Oil Price Developments: Drivers, Economic Consequences and Policy Responses
51 Pages Posted: 4 Apr 2005
Date Written: December 8, 2004
This paper analyses the factors influencing the price of oil and its likely evolution over the next quarter century. It begins by investigating the fundamental forces shaping long-term oil price developments, highlighting the importance of growth-led demand for oil, particularly that emanating from fast-growing, energy-intensive developing countries, and the implications of increasingly geographically concentrated oil reserves. The paper presents oil price projections to 2030 and examines the sensitivity of the projections to the assumptions about growth and non-OPEC supply. While certain combinations of factors could lead to a significantly higher oil price, the projections also suggest that the optimal strategy of resource-rich oil producers would be to prevent it rising too far. The paper then documents short-term influences on the oil price, which peaked at $50 a barrel in 2004, and notes that they have probably led to a significant departure from the long-run equilibrium price which could persist for some time. Finally, the paper assesses the effects of higher oil prices on OECD-area economic activity and inflation. It argues that these effects have diminished over time, but that monetary policy should remain vigilant in preventing second-round effects on inflation. At the same time, fiscal policy should remain orientated towards long-term goals while structural policies should assist in the development of greater transparency in oil markets.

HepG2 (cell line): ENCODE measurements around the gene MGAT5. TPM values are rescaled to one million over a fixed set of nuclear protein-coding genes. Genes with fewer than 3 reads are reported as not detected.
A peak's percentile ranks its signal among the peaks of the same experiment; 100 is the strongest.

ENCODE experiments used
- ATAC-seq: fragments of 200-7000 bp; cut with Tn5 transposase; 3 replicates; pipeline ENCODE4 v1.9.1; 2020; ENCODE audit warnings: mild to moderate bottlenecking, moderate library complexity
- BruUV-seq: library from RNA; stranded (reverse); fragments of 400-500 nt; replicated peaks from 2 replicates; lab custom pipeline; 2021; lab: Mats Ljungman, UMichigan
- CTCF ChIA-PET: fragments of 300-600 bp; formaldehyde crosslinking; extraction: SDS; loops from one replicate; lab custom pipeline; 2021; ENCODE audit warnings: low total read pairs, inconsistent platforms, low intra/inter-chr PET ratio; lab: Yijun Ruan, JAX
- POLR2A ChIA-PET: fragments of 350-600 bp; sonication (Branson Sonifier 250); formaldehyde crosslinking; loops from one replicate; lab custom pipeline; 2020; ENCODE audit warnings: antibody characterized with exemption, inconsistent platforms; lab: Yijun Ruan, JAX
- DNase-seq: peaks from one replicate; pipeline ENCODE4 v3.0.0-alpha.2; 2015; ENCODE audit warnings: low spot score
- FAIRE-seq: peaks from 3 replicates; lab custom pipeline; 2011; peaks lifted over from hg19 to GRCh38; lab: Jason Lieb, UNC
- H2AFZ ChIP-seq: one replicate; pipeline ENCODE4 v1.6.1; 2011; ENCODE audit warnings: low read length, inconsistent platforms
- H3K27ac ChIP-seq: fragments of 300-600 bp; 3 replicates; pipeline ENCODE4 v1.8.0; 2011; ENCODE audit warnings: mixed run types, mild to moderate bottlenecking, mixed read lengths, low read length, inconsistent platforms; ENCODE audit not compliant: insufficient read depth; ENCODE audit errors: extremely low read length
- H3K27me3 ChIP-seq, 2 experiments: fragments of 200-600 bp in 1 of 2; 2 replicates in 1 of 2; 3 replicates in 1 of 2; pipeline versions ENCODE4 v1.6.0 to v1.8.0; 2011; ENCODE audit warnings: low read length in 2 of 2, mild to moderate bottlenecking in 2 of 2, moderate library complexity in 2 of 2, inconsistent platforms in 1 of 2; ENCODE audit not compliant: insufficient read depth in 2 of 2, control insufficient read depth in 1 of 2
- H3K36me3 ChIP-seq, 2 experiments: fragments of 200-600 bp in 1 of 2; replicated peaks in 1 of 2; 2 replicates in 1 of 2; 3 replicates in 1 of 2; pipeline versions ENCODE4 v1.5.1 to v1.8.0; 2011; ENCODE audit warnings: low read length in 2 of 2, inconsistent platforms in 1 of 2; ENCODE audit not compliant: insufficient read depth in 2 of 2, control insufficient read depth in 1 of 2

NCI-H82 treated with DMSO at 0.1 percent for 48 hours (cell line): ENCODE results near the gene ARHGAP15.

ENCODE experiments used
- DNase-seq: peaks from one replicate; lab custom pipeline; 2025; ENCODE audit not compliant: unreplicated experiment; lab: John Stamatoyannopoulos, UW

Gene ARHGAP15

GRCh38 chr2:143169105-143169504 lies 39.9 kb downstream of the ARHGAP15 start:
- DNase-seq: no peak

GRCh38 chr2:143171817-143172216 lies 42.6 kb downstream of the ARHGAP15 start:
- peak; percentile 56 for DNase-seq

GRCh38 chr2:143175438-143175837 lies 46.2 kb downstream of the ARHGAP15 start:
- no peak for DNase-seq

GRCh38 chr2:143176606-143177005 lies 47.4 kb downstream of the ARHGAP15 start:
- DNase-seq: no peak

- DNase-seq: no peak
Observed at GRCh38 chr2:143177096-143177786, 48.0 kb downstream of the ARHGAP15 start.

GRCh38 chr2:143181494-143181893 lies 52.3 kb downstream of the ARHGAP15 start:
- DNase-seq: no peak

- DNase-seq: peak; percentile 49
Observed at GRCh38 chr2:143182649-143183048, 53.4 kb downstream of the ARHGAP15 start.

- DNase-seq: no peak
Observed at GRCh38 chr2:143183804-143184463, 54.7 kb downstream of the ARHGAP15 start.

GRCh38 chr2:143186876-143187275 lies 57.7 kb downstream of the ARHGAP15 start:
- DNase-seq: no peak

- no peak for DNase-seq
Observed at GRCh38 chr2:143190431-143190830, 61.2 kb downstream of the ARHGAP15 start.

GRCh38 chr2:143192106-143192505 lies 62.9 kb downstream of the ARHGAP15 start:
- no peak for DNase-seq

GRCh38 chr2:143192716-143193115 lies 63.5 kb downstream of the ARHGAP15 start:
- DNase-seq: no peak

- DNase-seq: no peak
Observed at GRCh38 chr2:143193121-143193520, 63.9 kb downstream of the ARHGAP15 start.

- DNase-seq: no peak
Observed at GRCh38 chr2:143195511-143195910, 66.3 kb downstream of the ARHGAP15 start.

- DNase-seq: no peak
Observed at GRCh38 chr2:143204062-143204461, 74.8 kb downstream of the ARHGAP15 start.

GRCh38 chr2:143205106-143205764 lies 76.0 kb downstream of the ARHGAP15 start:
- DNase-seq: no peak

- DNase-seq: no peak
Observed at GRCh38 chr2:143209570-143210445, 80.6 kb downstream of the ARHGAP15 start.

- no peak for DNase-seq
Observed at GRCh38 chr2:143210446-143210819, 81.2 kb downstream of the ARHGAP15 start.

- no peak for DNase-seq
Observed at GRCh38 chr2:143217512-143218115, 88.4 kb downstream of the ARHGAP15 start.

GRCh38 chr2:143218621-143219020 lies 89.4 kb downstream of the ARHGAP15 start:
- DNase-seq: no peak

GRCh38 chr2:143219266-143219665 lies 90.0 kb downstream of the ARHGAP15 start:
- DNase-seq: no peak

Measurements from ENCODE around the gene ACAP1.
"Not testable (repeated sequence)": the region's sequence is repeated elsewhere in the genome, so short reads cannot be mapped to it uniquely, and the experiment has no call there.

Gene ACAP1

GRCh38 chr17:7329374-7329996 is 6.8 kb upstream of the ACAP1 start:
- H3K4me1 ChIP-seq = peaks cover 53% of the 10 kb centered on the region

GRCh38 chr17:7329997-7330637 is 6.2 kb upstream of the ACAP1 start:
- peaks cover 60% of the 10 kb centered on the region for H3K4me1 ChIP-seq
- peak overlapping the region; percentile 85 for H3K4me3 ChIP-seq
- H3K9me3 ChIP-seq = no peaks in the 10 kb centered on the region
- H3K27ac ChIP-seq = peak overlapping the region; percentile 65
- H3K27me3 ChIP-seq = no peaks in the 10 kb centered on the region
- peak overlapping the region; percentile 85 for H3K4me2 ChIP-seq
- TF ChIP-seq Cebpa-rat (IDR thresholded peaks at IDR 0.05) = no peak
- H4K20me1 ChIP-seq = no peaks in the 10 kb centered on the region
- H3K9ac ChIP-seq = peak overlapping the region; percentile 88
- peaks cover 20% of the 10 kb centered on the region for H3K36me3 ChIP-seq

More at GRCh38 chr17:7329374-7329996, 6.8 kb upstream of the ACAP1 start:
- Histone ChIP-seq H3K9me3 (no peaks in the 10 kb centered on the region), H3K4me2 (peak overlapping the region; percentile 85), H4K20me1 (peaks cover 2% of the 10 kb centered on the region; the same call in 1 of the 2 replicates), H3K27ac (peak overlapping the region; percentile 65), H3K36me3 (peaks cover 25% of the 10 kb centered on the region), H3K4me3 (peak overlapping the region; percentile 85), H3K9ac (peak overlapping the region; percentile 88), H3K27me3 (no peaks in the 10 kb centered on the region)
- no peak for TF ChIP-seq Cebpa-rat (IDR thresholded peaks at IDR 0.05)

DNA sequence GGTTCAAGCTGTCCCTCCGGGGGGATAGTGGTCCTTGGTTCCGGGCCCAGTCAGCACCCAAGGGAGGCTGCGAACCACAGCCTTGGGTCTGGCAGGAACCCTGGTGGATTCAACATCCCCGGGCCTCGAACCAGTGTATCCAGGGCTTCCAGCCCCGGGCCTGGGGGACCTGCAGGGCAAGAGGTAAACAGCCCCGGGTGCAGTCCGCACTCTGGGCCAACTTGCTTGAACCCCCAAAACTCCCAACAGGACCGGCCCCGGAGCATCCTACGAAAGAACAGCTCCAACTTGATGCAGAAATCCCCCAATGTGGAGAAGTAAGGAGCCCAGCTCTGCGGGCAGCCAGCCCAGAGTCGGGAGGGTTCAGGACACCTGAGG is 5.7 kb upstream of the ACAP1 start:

Keywords: Crude oil, energy, market structure
JEL Classification: L13, Q41, Q43, Q48
Suggested Citation: Suggested Citation